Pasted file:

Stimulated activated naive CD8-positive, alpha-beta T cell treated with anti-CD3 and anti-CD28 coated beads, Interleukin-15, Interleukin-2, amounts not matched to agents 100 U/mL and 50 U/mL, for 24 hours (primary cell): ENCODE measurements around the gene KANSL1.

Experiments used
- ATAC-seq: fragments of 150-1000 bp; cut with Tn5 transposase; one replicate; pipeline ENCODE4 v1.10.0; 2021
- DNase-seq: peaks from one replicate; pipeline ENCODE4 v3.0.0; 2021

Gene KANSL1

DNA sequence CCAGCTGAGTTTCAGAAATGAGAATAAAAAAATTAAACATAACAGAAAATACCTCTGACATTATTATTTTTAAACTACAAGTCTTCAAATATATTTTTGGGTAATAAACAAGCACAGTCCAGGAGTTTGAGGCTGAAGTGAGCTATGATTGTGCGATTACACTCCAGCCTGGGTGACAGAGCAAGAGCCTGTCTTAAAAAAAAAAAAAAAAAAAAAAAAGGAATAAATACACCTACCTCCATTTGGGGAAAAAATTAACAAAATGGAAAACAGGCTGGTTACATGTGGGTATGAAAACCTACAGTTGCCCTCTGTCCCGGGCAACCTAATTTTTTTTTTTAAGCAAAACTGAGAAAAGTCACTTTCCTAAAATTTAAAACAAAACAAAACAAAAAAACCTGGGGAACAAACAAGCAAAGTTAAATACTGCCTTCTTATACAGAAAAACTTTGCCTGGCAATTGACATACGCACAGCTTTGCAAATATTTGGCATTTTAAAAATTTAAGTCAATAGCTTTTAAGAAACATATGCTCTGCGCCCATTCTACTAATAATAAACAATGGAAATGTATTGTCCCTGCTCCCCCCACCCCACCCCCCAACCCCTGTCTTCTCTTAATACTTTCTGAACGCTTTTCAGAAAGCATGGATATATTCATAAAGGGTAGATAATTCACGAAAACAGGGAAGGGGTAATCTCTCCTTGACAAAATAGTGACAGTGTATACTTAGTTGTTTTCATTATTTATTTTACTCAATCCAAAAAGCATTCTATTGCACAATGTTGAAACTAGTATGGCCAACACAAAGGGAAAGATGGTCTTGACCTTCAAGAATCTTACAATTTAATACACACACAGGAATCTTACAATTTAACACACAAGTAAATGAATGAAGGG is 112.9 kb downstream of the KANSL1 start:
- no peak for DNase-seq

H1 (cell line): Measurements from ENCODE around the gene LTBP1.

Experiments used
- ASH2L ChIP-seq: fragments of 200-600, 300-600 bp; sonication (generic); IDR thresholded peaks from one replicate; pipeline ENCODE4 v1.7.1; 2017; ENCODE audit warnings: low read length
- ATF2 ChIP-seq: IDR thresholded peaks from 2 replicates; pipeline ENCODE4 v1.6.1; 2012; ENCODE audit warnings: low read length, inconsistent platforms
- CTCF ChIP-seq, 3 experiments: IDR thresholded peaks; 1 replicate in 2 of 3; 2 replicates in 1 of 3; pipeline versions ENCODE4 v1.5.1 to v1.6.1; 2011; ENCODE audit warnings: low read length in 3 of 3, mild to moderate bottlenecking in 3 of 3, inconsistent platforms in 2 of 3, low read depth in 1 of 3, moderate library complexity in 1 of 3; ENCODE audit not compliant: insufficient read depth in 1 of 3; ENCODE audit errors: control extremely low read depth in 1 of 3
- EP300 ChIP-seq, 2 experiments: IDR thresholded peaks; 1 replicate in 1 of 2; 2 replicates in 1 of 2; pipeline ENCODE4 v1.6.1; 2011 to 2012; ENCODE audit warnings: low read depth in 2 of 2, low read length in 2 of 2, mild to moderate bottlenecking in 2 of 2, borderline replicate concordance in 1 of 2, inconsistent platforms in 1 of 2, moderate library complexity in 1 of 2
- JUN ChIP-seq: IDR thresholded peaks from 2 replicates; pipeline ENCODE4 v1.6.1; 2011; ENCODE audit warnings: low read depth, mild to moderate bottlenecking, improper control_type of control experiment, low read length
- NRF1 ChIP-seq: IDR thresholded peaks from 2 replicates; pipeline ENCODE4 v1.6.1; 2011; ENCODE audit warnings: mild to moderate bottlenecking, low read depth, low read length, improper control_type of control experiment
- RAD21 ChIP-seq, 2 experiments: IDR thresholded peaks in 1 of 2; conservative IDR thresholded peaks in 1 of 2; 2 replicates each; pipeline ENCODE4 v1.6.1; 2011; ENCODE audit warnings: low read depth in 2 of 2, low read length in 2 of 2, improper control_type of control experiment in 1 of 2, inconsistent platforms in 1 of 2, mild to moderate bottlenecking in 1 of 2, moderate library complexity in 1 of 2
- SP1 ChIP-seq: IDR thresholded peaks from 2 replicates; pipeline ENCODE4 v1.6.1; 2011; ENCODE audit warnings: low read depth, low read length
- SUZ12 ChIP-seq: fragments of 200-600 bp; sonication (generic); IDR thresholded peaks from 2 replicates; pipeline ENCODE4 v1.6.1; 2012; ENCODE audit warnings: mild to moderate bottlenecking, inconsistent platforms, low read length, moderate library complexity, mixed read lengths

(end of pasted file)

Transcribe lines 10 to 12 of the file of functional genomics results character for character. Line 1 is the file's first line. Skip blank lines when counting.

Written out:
- ASH2L ChIP-seq: fragments of 200-600, 300-600 bp; sonication (generic); IDR thresholded peaks from one replicate; pipeline ENCODE4 v1.7.1; 2017; ENCODE audit warnings: low read length
- ATF2 ChIP-seq: IDR thresholded peaks from 2 replicates; pipeline ENCODE4 v1.6.1; 2012; ENCODE audit warnings: low read length, inconsistent platforms
- CTCF ChIP-seq, 3 experiments: IDR thresholded peaks; 1 replicate in 2 of 3; 2 replicates in 1 of 3; pipeline versions ENCODE4 v1.5.1 to v1.6.1; 2011; ENCODE audit warnings: low read length in 3 of 3, mild to moderate bottlenecking in 3 of 3, inconsistent platforms in 2 of 3, low read depth in 1 of 3, moderate library complexity in 1 of 3; ENCODE audit not compliant: insufficient read depth in 1 of 3; ENCODE audit errors: control extremely low read depth in 1 of 3